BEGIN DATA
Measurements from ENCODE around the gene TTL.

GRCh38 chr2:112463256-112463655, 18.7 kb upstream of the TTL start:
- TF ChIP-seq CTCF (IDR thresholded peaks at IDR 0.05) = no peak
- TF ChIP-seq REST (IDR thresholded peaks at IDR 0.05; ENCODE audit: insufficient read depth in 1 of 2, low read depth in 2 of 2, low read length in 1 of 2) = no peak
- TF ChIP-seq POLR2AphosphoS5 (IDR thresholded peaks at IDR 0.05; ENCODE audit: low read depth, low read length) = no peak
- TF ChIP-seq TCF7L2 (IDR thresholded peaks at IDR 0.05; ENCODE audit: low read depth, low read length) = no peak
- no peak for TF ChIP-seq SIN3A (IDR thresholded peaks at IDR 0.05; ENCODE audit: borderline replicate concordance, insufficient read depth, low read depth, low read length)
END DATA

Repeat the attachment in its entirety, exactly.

Measurements from ENCODE around the gene TTL.

GRCh38 chr2:112463256-112463655, 18.7 kb upstream of the TTL start:
- TF ChIP-seq CTCF (IDR thresholded peaks at IDR 0.05) = no peak
- TF ChIP-seq REST (IDR thresholded peaks at IDR 0.05; ENCODE audit: insufficient read depth in 1 of 2, low read depth in 2 of 2, low read length in 1 of 2) = no peak
- TF ChIP-seq POLR2AphosphoS5 (IDR thresholded peaks at IDR 0.05; ENCODE audit: low read depth, low read length) = no peak
- TF ChIP-seq TCF7L2 (IDR thresholded peaks at IDR 0.05; ENCODE audit: low read depth, low read length) = no peak
- no peak for TF ChIP-seq SIN3A (IDR thresholded peaks at IDR 0.05; ENCODE audit: borderline replicate concordance, insufficient read depth, low read depth, low read length)